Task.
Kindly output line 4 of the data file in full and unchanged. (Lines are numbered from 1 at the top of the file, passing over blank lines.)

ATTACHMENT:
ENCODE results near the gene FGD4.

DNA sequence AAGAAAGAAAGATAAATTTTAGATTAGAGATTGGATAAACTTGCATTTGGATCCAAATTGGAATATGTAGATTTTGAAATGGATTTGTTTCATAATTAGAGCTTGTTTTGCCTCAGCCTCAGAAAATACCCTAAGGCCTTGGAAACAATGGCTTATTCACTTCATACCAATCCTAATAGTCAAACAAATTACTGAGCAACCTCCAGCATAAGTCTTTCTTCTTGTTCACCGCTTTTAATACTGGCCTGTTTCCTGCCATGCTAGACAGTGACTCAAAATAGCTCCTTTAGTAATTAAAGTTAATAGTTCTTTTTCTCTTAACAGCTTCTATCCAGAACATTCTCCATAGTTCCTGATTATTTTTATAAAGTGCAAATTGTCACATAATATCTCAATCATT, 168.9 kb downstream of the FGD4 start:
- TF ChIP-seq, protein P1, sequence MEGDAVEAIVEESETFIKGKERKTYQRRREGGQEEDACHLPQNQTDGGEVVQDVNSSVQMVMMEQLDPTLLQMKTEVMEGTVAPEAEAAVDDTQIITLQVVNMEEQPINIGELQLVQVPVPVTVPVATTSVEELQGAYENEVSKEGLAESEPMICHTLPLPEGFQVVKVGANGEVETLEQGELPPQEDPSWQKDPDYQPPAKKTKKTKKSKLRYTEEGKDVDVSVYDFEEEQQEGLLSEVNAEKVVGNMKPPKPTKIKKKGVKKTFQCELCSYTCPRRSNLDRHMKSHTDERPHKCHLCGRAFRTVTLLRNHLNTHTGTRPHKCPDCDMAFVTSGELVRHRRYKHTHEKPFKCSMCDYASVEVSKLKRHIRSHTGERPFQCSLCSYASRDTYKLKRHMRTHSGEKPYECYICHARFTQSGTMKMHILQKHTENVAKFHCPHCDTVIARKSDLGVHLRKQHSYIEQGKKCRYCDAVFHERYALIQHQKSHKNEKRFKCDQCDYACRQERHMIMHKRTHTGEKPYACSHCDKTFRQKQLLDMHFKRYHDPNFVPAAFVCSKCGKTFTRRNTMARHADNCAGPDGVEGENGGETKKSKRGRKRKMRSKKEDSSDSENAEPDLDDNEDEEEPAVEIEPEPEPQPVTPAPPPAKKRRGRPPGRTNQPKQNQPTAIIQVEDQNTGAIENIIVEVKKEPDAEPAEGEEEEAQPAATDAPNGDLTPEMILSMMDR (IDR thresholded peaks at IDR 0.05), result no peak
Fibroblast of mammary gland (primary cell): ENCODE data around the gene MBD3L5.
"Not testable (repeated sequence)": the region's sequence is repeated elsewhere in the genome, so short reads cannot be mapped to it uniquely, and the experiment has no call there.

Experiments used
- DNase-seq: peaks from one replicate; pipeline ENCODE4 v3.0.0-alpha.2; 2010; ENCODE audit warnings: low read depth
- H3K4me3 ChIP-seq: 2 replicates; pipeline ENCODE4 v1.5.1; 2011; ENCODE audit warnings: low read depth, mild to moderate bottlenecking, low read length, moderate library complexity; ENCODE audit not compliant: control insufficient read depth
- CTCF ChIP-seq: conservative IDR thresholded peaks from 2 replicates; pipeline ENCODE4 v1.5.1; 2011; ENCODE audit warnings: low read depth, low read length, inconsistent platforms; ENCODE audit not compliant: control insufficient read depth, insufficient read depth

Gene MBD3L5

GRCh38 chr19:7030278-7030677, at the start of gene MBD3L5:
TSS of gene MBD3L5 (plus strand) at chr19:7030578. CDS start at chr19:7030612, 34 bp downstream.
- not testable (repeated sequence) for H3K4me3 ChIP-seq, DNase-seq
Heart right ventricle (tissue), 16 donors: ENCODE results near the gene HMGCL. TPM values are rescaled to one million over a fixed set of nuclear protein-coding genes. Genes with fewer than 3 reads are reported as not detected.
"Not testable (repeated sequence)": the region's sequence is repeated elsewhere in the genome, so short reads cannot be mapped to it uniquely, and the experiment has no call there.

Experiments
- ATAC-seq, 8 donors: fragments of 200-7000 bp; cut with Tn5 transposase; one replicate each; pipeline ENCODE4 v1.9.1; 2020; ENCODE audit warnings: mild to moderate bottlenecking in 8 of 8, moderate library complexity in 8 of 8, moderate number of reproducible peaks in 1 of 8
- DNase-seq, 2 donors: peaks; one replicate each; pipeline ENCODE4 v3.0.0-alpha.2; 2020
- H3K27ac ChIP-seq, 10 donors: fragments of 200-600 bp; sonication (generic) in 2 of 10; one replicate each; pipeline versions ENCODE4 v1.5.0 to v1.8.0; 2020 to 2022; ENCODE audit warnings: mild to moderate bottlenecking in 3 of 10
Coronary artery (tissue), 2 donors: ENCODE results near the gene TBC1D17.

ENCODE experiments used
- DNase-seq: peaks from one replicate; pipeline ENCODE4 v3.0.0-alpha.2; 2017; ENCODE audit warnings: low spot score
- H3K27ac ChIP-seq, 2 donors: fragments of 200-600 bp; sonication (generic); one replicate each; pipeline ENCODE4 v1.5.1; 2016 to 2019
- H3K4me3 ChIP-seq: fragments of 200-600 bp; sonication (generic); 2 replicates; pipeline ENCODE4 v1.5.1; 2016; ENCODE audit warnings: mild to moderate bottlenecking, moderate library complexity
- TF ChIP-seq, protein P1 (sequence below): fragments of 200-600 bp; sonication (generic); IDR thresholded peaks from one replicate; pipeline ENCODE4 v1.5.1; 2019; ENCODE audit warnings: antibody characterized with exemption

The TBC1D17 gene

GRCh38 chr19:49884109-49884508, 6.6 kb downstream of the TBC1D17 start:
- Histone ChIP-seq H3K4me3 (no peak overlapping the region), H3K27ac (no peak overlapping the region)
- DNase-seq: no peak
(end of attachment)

Fibroblast of mammary gland (primary cell): ENCODE data around the gene MBD3L5.